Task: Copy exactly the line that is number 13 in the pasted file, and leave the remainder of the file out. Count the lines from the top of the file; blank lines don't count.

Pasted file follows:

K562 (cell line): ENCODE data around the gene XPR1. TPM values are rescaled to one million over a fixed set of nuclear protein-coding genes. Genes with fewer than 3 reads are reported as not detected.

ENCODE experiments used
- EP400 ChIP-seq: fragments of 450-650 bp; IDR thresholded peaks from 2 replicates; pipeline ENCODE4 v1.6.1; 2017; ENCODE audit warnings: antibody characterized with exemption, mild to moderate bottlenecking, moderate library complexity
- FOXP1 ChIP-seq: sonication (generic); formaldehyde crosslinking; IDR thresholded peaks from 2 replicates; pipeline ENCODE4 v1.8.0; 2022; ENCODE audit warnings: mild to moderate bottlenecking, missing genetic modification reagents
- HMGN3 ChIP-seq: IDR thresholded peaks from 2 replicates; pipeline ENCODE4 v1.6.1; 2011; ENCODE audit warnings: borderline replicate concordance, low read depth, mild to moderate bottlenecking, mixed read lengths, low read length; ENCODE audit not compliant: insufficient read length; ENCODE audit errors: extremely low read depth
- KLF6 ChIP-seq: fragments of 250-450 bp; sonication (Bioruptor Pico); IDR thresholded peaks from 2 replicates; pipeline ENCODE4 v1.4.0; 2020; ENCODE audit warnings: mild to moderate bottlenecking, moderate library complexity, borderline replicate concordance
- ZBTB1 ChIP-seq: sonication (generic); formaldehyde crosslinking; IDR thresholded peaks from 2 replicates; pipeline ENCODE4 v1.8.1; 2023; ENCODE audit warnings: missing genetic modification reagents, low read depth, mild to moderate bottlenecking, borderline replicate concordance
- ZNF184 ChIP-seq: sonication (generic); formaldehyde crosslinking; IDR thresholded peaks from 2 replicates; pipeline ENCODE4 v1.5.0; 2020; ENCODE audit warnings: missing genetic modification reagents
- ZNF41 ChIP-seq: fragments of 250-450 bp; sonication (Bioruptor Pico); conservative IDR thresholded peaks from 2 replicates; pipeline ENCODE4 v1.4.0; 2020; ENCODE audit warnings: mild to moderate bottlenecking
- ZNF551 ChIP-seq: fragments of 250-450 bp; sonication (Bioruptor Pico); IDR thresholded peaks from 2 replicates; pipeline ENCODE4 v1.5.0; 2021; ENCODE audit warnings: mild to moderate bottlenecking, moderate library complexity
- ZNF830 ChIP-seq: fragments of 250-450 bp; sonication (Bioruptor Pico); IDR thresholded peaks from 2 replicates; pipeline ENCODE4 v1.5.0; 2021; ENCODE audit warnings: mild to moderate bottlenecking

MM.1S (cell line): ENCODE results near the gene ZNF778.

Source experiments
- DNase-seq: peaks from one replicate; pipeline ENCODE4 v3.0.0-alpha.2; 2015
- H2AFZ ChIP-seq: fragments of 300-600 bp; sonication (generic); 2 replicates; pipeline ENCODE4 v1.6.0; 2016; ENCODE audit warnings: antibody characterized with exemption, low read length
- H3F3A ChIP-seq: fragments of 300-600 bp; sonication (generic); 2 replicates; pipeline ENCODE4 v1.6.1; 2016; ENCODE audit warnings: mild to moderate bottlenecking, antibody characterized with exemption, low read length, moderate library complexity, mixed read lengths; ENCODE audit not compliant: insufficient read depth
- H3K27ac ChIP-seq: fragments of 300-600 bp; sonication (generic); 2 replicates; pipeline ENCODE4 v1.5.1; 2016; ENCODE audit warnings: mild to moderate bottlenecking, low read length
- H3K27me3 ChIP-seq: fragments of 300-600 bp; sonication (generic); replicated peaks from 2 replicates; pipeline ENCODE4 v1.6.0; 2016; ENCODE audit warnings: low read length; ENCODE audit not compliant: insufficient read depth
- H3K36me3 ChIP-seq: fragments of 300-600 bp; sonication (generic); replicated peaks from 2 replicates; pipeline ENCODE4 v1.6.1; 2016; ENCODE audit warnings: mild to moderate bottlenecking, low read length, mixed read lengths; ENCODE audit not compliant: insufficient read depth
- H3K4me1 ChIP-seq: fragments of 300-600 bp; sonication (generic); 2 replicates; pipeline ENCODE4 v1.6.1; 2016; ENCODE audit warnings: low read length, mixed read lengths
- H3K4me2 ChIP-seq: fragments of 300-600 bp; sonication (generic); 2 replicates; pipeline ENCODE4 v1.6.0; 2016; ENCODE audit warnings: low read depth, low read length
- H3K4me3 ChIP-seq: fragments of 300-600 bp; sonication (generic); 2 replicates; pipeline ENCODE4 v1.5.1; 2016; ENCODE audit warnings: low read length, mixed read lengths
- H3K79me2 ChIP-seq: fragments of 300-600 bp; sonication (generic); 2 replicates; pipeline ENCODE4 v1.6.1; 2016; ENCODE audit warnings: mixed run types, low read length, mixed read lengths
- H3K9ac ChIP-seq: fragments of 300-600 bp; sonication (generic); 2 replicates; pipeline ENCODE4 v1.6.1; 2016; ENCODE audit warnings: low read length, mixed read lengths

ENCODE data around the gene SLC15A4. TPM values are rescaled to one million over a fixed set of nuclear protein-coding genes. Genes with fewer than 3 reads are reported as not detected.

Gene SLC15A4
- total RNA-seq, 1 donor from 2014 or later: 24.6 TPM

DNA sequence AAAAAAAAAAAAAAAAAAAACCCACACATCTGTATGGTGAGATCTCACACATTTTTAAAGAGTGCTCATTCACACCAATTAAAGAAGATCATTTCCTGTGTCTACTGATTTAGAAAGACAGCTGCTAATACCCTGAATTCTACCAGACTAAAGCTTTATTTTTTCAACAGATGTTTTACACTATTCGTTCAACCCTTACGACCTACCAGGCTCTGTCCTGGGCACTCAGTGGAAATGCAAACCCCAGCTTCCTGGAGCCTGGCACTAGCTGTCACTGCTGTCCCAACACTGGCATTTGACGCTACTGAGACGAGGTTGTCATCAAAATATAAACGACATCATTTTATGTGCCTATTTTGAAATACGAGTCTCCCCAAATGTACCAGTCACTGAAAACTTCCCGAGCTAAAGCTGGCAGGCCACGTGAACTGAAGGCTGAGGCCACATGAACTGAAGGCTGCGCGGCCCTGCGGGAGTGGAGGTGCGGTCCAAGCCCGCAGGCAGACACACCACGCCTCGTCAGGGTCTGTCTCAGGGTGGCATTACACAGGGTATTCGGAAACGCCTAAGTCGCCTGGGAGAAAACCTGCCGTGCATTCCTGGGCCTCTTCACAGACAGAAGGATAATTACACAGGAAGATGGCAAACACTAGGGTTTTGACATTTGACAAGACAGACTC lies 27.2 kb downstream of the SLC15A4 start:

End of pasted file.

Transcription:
Source experiments